Hayling Island Wimpy attempted murder trial: Prosecution and defence make final case to jury

A STUDENT would have murdered his former girlfriend but for her desperately fighting back, a court heard.

Wednesday, 15th May 2019, 6:43 pm
The Wimpy is in the Funland amusement park on Hayling Island

During the prosecution’s summing-up, jurors at Portsmouth Crown Court were told there was no doubt Harry Middleton, 21, attempted to kill Louise Brindley after stabbing her six times during a frenzied attack in November last year at a Wimpy kitchen restaurant at Funland in Hayling Island.

However, the defence said that the wounds were the result of 'glancing’ blow rather than a deliberate stabbing.

Prosecutor Simon Jones said University of Chichester student Middleton was guilty of the crime - telling jurors the evidence was overwhelming

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‘Sadly he’s had depression and suicidal thoughts but the idea this was an accident when there’s six areas of the victim’s body that have been injured does not add up,’ he said.

‘The idea that she has brought the knife on to herself when the defendant could have just dropped it at any time means you can be sure it was no accident.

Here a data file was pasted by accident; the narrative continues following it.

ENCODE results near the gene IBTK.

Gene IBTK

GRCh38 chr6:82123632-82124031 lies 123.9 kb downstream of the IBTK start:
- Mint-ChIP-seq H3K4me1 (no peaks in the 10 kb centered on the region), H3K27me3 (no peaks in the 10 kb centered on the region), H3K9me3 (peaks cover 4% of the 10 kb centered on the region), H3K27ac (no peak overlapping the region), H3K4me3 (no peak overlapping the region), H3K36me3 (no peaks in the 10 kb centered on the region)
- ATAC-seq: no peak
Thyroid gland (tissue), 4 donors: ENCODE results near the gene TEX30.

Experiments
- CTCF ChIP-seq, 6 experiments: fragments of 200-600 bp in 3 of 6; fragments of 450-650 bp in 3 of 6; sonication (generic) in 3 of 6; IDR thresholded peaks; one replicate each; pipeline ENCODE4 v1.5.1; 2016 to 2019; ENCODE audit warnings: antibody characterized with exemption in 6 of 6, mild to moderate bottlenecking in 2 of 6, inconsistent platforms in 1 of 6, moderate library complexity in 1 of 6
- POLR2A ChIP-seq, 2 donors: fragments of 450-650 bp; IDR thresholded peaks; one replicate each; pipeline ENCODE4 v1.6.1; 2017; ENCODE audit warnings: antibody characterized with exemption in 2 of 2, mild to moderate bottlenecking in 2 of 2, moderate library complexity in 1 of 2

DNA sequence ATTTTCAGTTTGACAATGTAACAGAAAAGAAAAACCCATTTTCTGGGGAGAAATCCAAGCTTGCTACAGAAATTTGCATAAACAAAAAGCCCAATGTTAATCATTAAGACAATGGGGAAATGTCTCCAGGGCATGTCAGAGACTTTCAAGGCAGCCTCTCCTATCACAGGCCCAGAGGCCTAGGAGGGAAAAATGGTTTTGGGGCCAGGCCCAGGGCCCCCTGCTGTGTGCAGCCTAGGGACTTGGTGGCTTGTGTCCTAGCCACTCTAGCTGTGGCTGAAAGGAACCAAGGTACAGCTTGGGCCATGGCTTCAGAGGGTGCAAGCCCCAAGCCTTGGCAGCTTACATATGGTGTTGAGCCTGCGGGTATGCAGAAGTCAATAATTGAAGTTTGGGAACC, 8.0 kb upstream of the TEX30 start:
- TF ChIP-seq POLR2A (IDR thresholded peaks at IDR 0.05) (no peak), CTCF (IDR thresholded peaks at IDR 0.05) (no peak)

‘No doubt he regretted it and it shocked him. But how do you stab someone accidentally six times?

‘This is attempted murder only because of the way Ms Brindley reacted with her turning away and screaming for help. It must have been a terrifying ordeal.’

In the aftermath of the struggle, Middleton’s ‘unguarded’ remarks were said to be decisive showing it was attempted murder, argued Mr Jones.

He said: ‘Following the attack Mr Middleton makes a number of significant remarks such as “I was trying to kill her”, “look at what she’s done to me”, and “I just want to die”.

‘If you accept that (colleague) Natalie Page, who was a friend of Mr Middleton, heard him correctly say he was “trying to kill her” then that is the end of the case and he is a man guilty of attempted murder.’

The prosecutor admitted that it was ‘out of character’ but that ‘besotted’ Middleton just ‘lost it’.

Summing up for the defence, Sarah Jones QC said Ms Brindley’s evidence was ‘blurry’ and that she ‘could not remember how the injuries were inflicted’.

Ms Jones also said the injuries were ‘superficial’  with her only needing stitches, cleaning and antibiotics. ‘These were not deep wounds the result of a knife being plunged deeply into body parts,’ she said. ‘The injuries were evidence of glancing contact rather than deliberate blows.’

She added: ‘What was stopping him plunging a knife into her? She was trapped in the store room. It was only because he did not seek to do it that it did not happen.’

Middleton, of Chidham Close, Havant, denies attempted murder and alternative charges of wounding with intent and unlawful wounding.